Dr. Jennifer White used to be a hand surgeon, but she retired when she began to show symptoms of Alzheimer's. This stunning first novel is told from her point of view. Sometimes she remembers people and their names in the beginning of the book, but mostly these things have left her mind by the end. Complicating matters is the murder of her best friend and neighbor from three doors down, Amanda. Amanda's body was found with a head wound and the fingers on one hand severed and missing. Another neighbor saw Jennifer go into the house and she is, at the very least, the last person to see Amanda alive. But despite the repeated questioning of police, Jennifer doesn't remember anything about the murder. In fact, each time they question her they have to break the news to her again that Amanda is dead.
One review that I read said that if one of the goals of literature is to allow readers to inhabit worlds and perspectives that they would otherwise not be able to access, then this novel is outstanding, and I agree. The writing is very fluid, and although Jennifer's level of awareness and sense of time change frequently, I didn't find the story hard to follow. The complex relationships between Jennifer and her husband and Jennifer and Amanda are well developed, as are those with her own children.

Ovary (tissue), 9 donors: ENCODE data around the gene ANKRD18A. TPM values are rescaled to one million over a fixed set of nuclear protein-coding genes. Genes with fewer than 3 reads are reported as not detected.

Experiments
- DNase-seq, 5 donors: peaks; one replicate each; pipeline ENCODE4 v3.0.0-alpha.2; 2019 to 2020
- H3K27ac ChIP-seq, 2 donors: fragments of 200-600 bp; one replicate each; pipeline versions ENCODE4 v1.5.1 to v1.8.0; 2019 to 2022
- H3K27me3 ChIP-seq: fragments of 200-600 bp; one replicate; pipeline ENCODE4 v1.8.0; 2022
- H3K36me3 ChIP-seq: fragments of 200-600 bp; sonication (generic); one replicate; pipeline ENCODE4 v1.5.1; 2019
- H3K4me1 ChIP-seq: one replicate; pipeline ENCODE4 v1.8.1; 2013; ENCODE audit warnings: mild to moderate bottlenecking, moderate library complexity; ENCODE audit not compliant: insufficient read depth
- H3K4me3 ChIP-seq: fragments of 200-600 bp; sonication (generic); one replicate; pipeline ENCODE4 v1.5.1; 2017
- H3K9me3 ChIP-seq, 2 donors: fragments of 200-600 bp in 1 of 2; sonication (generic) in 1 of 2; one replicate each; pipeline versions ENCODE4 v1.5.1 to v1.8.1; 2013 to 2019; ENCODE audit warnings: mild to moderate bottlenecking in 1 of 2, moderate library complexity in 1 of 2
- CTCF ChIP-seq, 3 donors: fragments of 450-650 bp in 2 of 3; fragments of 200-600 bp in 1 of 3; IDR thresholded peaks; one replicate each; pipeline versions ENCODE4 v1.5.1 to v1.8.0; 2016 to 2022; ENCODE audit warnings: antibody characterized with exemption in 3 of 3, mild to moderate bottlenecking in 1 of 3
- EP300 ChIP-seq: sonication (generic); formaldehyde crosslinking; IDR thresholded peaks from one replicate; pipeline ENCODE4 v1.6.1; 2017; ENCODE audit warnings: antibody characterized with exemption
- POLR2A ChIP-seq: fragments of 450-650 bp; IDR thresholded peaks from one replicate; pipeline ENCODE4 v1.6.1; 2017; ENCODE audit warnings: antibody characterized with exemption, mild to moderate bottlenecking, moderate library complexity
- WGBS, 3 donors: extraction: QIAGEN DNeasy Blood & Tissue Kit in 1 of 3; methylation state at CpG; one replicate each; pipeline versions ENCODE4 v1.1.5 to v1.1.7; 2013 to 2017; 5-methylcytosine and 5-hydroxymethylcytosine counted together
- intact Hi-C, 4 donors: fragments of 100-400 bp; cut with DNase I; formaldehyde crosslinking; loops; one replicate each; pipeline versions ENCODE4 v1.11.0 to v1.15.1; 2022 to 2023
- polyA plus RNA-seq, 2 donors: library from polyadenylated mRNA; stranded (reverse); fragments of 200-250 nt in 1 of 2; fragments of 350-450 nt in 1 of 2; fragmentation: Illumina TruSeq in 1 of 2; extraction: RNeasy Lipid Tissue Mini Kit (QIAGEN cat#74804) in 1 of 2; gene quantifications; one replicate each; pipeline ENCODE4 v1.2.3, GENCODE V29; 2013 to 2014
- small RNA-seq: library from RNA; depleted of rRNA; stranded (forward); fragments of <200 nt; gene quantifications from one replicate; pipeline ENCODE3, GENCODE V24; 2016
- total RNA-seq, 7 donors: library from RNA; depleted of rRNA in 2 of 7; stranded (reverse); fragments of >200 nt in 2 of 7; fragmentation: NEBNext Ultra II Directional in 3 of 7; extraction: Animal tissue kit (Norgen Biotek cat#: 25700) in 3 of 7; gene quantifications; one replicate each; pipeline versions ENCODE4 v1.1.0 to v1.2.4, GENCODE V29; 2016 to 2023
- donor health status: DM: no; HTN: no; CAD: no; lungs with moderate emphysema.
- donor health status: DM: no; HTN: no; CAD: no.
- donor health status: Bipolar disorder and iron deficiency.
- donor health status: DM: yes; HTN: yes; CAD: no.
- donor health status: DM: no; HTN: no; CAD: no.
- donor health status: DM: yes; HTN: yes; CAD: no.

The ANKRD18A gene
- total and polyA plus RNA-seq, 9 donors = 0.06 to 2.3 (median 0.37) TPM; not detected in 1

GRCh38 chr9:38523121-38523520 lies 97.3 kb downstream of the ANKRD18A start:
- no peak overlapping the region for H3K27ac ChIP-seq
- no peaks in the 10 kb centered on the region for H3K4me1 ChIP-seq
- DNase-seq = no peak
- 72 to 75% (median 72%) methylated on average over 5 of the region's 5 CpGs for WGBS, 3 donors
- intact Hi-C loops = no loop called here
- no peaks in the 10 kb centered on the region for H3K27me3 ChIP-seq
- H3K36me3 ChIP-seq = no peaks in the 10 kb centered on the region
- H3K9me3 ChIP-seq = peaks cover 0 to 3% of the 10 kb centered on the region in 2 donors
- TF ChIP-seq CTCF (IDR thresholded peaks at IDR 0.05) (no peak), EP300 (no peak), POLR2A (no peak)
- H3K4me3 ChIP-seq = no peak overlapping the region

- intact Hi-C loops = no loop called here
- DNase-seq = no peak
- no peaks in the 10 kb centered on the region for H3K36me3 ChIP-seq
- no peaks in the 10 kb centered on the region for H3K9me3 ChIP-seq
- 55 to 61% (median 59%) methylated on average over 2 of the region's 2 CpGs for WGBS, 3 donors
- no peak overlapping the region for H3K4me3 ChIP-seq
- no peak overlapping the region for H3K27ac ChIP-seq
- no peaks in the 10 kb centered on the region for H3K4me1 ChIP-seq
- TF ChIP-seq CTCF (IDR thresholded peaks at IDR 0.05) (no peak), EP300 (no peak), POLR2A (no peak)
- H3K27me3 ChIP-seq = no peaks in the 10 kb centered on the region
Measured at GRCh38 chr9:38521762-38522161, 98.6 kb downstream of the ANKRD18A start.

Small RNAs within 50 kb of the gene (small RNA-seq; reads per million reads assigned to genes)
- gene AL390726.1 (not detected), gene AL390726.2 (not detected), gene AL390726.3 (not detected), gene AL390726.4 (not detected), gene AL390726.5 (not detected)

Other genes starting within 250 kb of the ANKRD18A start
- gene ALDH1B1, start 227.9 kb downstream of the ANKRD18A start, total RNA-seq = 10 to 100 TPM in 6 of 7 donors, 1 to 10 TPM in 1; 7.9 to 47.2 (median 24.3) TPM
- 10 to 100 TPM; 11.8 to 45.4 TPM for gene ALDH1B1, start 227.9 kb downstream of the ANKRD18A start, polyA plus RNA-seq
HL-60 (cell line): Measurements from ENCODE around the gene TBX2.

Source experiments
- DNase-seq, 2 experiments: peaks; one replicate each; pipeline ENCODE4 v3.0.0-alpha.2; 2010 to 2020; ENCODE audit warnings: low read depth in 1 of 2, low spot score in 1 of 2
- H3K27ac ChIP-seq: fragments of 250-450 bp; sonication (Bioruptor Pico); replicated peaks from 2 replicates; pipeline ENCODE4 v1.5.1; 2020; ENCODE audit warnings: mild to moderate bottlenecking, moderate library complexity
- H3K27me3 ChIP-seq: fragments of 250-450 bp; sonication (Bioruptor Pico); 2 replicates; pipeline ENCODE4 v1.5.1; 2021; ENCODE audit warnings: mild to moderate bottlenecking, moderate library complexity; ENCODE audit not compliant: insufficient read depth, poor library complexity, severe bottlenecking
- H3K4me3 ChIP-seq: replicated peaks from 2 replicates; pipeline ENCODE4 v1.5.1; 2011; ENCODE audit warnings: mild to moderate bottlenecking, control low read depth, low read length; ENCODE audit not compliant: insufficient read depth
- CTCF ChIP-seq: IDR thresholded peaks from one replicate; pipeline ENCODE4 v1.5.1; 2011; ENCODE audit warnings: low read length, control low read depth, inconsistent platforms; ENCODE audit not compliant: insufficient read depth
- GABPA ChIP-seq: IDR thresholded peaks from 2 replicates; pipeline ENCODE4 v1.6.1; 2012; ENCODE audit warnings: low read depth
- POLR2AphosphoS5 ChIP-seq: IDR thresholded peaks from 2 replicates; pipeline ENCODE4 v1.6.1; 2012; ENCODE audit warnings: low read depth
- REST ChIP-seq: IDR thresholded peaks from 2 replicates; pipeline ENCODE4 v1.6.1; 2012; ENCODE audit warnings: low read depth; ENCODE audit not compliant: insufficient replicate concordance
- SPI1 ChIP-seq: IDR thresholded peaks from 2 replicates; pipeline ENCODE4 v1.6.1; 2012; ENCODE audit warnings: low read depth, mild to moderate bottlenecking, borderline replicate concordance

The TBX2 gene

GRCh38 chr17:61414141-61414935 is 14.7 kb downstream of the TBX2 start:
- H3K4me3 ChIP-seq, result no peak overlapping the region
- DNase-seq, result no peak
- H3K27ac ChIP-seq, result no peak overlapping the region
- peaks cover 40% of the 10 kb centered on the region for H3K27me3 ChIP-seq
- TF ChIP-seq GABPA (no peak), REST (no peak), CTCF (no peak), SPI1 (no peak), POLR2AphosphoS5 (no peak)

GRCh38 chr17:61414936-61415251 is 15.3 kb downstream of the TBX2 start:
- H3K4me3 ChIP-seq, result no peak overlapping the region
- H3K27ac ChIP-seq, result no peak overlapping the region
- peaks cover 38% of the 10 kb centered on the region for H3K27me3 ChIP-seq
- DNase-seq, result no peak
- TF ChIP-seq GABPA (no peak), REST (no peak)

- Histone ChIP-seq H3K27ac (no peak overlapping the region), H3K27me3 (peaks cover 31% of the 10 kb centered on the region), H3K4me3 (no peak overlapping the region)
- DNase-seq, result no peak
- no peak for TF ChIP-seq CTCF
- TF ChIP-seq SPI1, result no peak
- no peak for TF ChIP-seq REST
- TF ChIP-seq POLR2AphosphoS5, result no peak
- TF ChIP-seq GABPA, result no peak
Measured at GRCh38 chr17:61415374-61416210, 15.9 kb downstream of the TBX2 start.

This novel made me think about things that I don't usually ponder: how can we best care for Alzheimer's patients while respecting their dignity? As the disease progresses, it becomes increasingly frustrating for the patient, the caregivers, and the family members, who can be denied a chance to say good-bye if they keep putting it off, thinking there is more time.
Turn of Mind by Alice LaPlante (Atlantic Monthly Press, 2011)
My rating: 4 stars